"The element titanium was discovered in 1790 by the Reverend William Gregor an Englishman from Cornwall England. Titanium is ninth in abundance or o.62 percent of the total of the elements making up the lithosphere. It is exceeded in amount only by oxygen, silicon, aluminum, iron, magnesium, calcium, sodium and potassium. Titanium is a constituent of practically all crystalline rocks and of sediments derived from them. Its chief mineralogical occurrence is as oxides in such minerals as ilmenite and rutile, which are the chief ores of titanium metal….

The titanium metal used in the project discussed in this thesis was produced by the Rem-Cru Titanium Inc., located at Midland, Pennsylvania. Their commercially pure grade RC 70 was the titanium metal used in this project. Since the completion of the project this grade designation has been changed by Rem-Cru to A-70….

The project covered by this thesis consisted of manufacturing four left hand and four right hand titanium magazines for 3”/50 caliber twin and single gun mounts. The contract was let by the Navy Bureau of Ordnance to the Universal Match Corporation, Ferguson, Missouri. This writer was assigned to the project as Project Engineer. The drawings of the magazines submitted to us by the Bureau of Ordnance called for stainless steel construction. Our contract stipulated that only minor design changes were to be made from the original stainless steel magazines. These changes were to be the only changes in the design which would be necessary in substituting titanium for stainless steel. Most of the changes made were for fabrication purposes. These changes will be explained later in the thesis when the discussion of the step by step fabrication procedure of the magazines will be explained. It is the opinion of this writer that the reason for making the magazines from titanium instead of stainless steel was to create a facility to fabricate titanium metal. At the time this contract was awarded there were very few companies who knew how to fabricate titanium. There was a very small amount of published literature available, so this writer had to visit a few of the companies on the East Coast to learn what little information there was available on the fabrication of titanium.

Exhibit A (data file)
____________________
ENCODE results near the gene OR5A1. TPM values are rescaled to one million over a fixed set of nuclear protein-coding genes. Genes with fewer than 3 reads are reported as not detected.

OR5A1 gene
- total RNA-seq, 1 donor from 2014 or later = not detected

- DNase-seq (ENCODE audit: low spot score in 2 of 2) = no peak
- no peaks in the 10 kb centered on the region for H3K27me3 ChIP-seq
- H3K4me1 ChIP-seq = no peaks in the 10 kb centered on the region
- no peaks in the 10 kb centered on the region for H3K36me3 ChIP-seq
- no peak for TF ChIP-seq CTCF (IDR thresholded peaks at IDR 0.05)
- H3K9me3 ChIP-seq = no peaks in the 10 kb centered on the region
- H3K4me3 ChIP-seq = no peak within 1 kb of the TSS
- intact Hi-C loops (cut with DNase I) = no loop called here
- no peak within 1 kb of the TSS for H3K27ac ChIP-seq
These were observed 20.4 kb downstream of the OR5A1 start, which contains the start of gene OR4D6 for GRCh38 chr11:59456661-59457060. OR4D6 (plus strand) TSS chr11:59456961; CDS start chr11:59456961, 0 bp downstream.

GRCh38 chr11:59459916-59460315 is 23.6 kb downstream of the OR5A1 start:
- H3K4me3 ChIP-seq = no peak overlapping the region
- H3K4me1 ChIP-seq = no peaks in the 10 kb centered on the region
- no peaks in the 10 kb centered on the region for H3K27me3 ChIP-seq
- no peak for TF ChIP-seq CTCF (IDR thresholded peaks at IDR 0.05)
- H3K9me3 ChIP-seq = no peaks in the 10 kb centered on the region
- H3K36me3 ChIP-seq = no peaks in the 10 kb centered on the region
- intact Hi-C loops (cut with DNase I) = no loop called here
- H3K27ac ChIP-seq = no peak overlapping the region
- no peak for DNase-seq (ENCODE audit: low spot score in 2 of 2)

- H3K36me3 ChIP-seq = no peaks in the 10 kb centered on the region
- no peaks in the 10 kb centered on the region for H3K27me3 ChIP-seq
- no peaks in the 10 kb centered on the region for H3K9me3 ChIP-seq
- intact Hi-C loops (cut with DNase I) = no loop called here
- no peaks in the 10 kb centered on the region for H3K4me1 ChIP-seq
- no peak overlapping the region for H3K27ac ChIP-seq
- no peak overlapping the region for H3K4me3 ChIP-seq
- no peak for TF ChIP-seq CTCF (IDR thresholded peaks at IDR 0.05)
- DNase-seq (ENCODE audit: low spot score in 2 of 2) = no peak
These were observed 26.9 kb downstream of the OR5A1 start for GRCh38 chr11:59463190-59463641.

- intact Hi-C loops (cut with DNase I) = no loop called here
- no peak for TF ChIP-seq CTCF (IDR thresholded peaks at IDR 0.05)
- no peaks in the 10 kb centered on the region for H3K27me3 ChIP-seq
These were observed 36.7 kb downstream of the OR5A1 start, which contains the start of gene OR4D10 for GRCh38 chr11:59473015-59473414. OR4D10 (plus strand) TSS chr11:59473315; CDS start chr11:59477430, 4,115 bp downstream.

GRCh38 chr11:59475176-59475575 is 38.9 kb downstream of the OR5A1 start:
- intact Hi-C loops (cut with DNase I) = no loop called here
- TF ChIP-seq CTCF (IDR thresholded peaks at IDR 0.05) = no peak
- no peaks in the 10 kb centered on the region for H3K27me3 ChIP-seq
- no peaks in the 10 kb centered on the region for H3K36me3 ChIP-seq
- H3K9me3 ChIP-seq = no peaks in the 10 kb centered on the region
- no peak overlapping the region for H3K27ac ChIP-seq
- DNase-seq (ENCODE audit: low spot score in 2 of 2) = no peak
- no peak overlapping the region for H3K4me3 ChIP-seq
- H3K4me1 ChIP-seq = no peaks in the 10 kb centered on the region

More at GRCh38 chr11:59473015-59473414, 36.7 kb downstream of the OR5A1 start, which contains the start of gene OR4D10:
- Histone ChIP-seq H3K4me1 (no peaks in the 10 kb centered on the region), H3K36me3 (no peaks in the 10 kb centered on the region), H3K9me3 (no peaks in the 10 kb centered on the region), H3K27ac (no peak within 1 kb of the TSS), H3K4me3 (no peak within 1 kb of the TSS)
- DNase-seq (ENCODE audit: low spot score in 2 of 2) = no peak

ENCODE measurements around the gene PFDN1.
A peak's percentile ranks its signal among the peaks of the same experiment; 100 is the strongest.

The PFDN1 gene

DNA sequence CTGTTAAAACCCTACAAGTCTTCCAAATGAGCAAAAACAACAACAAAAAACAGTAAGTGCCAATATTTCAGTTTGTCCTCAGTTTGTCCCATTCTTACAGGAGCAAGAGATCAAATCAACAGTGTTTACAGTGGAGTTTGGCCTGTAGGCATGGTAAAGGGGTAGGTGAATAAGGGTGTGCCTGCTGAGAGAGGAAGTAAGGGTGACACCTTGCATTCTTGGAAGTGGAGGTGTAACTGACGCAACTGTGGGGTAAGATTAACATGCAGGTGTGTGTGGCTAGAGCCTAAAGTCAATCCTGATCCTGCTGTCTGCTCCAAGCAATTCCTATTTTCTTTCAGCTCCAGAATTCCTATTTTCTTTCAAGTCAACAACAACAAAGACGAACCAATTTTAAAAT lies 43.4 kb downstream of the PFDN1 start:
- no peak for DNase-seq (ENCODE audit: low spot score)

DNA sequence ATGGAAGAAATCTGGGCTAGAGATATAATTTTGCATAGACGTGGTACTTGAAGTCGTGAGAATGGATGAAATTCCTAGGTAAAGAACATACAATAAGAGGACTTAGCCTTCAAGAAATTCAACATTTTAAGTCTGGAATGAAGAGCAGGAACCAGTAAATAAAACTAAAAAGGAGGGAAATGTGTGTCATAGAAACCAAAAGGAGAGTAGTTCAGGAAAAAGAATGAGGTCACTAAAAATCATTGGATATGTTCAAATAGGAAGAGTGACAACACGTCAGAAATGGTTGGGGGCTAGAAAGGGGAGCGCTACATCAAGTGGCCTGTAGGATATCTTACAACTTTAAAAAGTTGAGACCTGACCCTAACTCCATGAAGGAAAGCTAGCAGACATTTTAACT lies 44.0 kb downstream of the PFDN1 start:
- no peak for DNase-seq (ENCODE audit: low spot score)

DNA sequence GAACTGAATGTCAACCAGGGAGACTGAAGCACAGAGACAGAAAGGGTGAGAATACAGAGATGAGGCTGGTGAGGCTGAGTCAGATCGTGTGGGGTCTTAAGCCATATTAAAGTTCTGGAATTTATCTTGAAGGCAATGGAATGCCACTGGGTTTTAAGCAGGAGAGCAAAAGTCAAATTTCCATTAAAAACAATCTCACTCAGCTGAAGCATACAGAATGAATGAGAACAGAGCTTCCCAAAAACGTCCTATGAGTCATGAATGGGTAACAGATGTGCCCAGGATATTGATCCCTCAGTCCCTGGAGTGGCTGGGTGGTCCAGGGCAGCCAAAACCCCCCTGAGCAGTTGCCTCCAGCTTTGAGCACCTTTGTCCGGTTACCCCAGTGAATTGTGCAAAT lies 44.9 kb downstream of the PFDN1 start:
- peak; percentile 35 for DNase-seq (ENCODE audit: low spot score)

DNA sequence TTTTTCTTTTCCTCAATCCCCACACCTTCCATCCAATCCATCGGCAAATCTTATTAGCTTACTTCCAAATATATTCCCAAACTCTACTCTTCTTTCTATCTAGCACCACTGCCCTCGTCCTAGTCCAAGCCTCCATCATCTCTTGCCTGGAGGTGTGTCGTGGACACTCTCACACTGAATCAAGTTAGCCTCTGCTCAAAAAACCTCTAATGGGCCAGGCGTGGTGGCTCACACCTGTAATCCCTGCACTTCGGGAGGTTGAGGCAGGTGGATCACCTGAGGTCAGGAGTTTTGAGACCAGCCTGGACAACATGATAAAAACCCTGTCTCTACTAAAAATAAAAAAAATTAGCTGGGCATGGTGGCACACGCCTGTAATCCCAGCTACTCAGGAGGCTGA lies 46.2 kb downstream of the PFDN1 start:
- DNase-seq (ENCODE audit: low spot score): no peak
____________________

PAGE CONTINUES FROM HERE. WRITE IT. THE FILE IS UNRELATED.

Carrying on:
At the present time, the cost of metallic titanium is far above that of the more common structural metals. This high cost is due primarily to the costly Kroll Process of making the metallic sponge. Another expensive process is in the melting of the sponge in the crucible furnaces. These furnaces have to be operated in either a vacuum or in an inert atmosphere, because titanium metal above 1200°F will pick up oxygen and nitrogen from the atmosphere, and the oxides and nitrides thus formed will create a brittle structure and greatly reduce the strength of the titanium. This characteristic of titanium is what makes the welding of the metal so difficult.

Due to the prohibitive cost of titanium the Government is the only customer for the metal. It is hoped that with new processes for making sponge and new developments in melting titanium, along with improved fabrication methods, the price of titanium will come down to where it will be competitive to the other common structural metals.

Before discussing the fabrication processes performed during this project, a description of the magazine for a 3”/50 caliber twin and single gun mount will be given along with a photograph of the magazine, to enable the reader to better understand the actual fabrication of this project"--Introduction, pages 1, 3-6.


Eppelsheimer, Daniel S., 1909-1988


Materials Science and Engineering

Degree Name

Professional Degree in Metallurgical Engineering


Missouri School of Mines and Metallurgy

Publication Date



iv, 41 pages

Note about bibliography

Includes bibliographical references (page 40).


© 1955 John M. Thorp, All rights reserved.

Document Type

Thesis - Open Access

File Type




Subject Headings

Titanium -- Metallurgy
Metallic composites -- Testing

Thesis Number

T 1093

Print OCLC #


Electronic OCLC #


Included in

Metallurgy Commons